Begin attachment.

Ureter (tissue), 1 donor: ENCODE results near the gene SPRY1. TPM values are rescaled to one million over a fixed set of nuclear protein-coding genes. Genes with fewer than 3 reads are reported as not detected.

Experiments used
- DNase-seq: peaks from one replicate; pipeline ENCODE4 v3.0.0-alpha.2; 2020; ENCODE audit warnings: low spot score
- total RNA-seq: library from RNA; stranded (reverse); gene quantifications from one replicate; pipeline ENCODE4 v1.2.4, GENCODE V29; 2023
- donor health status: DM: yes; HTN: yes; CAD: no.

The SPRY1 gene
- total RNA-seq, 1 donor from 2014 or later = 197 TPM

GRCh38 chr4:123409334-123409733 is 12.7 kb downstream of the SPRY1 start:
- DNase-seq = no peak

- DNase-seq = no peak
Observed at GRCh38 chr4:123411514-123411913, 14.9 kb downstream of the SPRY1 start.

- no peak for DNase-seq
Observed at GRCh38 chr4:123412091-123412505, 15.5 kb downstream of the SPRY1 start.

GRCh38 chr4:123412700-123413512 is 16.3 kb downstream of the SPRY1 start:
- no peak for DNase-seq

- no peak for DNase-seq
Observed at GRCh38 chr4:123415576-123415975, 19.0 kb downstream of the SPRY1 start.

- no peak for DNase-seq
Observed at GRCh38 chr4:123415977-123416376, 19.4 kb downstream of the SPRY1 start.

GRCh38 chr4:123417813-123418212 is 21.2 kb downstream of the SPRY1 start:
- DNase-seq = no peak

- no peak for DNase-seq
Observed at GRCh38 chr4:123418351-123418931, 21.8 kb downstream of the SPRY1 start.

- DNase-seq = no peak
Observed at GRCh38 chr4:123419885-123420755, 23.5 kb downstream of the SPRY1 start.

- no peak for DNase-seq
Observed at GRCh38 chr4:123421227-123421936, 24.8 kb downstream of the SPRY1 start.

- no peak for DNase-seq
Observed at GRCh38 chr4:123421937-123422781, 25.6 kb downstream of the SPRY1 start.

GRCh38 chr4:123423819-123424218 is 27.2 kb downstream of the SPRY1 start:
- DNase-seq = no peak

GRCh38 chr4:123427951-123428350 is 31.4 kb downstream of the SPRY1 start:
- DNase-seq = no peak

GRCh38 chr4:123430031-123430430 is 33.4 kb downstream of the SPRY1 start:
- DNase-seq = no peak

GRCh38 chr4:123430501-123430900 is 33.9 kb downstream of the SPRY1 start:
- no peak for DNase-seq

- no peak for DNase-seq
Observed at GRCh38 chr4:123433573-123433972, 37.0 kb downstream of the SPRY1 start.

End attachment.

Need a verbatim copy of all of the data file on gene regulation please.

Ureter (tissue), 1 donor: ENCODE results near the gene SPRY1. TPM values are rescaled to one million over a fixed set of nuclear protein-coding genes. Genes with fewer than 3 reads are reported as not detected.

Experiments used
- DNase-seq: peaks from one replicate; pipeline ENCODE4 v3.0.0-alpha.2; 2020; ENCODE audit warnings: low spot score
- total RNA-seq: library from RNA; stranded (reverse); gene quantifications from one replicate; pipeline ENCODE4 v1.2.4, GENCODE V29; 2023
- donor health status: DM: yes; HTN: yes; CAD: no.

The SPRY1 gene
- total RNA-seq, 1 donor from 2014 or later = 197 TPM

GRCh38 chr4:123409334-123409733 is 12.7 kb downstream of the SPRY1 start:
- DNase-seq = no peak

- DNase-seq = no peak
Observed at GRCh38 chr4:123411514-123411913, 14.9 kb downstream of the SPRY1 start.

- no peak for DNase-seq
Observed at GRCh38 chr4:123412091-123412505, 15.5 kb downstream of the SPRY1 start.

GRCh38 chr4:123412700-123413512 is 16.3 kb downstream of the SPRY1 start:
- no peak for DNase-seq

- no peak for DNase-seq
Observed at GRCh38 chr4:123415576-123415975, 19.0 kb downstream of the SPRY1 start.

- no peak for DNase-seq
Observed at GRCh38 chr4:123415977-123416376, 19.4 kb downstream of the SPRY1 start.

GRCh38 chr4:123417813-123418212 is 21.2 kb downstream of the SPRY1 start:
- DNase-seq = no peak

- no peak for DNase-seq
Observed at GRCh38 chr4:123418351-123418931, 21.8 kb downstream of the SPRY1 start.

- DNase-seq = no peak
Observed at GRCh38 chr4:123419885-123420755, 23.5 kb downstream of the SPRY1 start.

- no peak for DNase-seq
Observed at GRCh38 chr4:123421227-123421936, 24.8 kb downstream of the SPRY1 start.

- no peak for DNase-seq
Observed at GRCh38 chr4:123421937-123422781, 25.6 kb downstream of the SPRY1 start.

GRCh38 chr4:123423819-123424218 is 27.2 kb downstream of the SPRY1 start:
- DNase-seq = no peak

GRCh38 chr4:123427951-123428350 is 31.4 kb downstream of the SPRY1 start:
- DNase-seq = no peak

GRCh38 chr4:123430031-123430430 is 33.4 kb downstream of the SPRY1 start:
- DNase-seq = no peak

GRCh38 chr4:123430501-123430900 is 33.9 kb downstream of the SPRY1 start:
- no peak for DNase-seq

- no peak for DNase-seq
Observed at GRCh38 chr4:123433573-123433972, 37.0 kb downstream of the SPRY1 start.